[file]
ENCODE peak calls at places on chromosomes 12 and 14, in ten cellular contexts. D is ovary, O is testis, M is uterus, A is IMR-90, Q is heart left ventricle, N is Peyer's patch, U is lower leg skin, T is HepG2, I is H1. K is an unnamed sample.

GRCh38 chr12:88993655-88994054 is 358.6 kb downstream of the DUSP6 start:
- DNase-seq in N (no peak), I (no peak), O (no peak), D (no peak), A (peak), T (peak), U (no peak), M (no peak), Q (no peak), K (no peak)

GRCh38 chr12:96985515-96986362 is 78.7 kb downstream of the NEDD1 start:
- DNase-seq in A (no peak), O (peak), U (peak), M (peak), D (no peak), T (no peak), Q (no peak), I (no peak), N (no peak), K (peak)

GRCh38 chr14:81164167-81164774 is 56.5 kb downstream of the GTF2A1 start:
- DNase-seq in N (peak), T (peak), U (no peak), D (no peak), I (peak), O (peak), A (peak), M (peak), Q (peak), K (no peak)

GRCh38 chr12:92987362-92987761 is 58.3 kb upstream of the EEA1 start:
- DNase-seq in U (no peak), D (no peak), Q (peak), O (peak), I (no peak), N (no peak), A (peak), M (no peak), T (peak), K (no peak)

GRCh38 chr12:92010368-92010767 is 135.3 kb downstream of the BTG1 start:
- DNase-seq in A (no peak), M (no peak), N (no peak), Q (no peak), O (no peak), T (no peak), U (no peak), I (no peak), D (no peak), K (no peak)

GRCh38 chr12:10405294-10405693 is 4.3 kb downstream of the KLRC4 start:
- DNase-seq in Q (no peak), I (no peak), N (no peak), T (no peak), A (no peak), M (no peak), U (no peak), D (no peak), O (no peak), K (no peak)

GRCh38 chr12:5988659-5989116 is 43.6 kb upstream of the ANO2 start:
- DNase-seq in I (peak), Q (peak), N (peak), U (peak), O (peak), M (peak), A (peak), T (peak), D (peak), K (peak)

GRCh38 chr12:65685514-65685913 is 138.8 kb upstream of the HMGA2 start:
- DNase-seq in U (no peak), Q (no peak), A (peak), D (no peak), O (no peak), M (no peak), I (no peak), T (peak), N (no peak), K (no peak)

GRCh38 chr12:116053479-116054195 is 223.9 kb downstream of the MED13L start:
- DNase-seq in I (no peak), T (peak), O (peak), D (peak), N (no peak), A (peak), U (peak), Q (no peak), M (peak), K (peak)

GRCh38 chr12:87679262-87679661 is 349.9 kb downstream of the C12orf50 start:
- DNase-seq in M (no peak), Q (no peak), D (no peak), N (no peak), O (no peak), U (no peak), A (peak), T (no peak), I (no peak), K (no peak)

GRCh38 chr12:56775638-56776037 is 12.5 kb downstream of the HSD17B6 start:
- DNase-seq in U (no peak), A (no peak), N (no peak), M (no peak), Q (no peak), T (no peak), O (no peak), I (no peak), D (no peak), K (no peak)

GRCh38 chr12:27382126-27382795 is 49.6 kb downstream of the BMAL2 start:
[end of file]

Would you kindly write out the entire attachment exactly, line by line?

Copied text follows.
ENCODE peak calls at places on chromosomes 12 and 14, in ten cellular contexts. D is ovary, O is testis, M is uterus, A is IMR-90, Q is heart left ventricle, N is Peyer's patch, U is lower leg skin, T is HepG2, I is H1. K is an unnamed sample.

GRCh38 chr12:88993655-88994054 is 358.6 kb downstream of the DUSP6 start:
- DNase-seq in N (no peak), I (no peak), O (no peak), D (no peak), A (peak), T (peak), U (no peak), M (no peak), Q (no peak), K (no peak)

GRCh38 chr12:96985515-96986362 is 78.7 kb downstream of the NEDD1 start:
- DNase-seq in A (no peak), O (peak), U (peak), M (peak), D (no peak), T (no peak), Q (no peak), I (no peak), N (no peak), K (peak)

GRCh38 chr14:81164167-81164774 is 56.5 kb downstream of the GTF2A1 start:
- DNase-seq in N (peak), T (peak), U (no peak), D (no peak), I (peak), O (peak), A (peak), M (peak), Q (peak), K (no peak)

GRCh38 chr12:92987362-92987761 is 58.3 kb upstream of the EEA1 start:
- DNase-seq in U (no peak), D (no peak), Q (peak), O (peak), I (no peak), N (no peak), A (peak), M (no peak), T (peak), K (no peak)

GRCh38 chr12:92010368-92010767 is 135.3 kb downstream of the BTG1 start:
- DNase-seq in A (no peak), M (no peak), N (no peak), Q (no peak), O (no peak), T (no peak), U (no peak), I (no peak), D (no peak), K (no peak)

GRCh38 chr12:10405294-10405693 is 4.3 kb downstream of the KLRC4 start:
- DNase-seq in Q (no peak), I (no peak), N (no peak), T (no peak), A (no peak), M (no peak), U (no peak), D (no peak), O (no peak), K (no peak)

GRCh38 chr12:5988659-5989116 is 43.6 kb upstream of the ANO2 start:
- DNase-seq in I (peak), Q (peak), N (peak), U (peak), O (peak), M (peak), A (peak), T (peak), D (peak), K (peak)

GRCh38 chr12:65685514-65685913 is 138.8 kb upstream of the HMGA2 start:
- DNase-seq in U (no peak), Q (no peak), A (peak), D (no peak), O (no peak), M (no peak), I (no peak), T (peak), N (no peak), K (no peak)

GRCh38 chr12:116053479-116054195 is 223.9 kb downstream of the MED13L start:
- DNase-seq in I (no peak), T (peak), O (peak), D (peak), N (no peak), A (peak), U (peak), Q (no peak), M (peak), K (peak)

GRCh38 chr12:87679262-87679661 is 349.9 kb downstream of the C12orf50 start:
- DNase-seq in M (no peak), Q (no peak), D (no peak), N (no peak), O (no peak), U (no peak), A (peak), T (no peak), I (no peak), K (no peak)

GRCh38 chr12:56775638-56776037 is 12.5 kb downstream of the HSD17B6 start:
- DNase-seq in U (no peak), A (no peak), N (no peak), M (no peak), Q (no peak), T (no peak), O (no peak), I (no peak), D (no peak), K (no peak)

GRCh38 chr12:27382126-27382795 is 49.6 kb downstream of the BMAL2 start: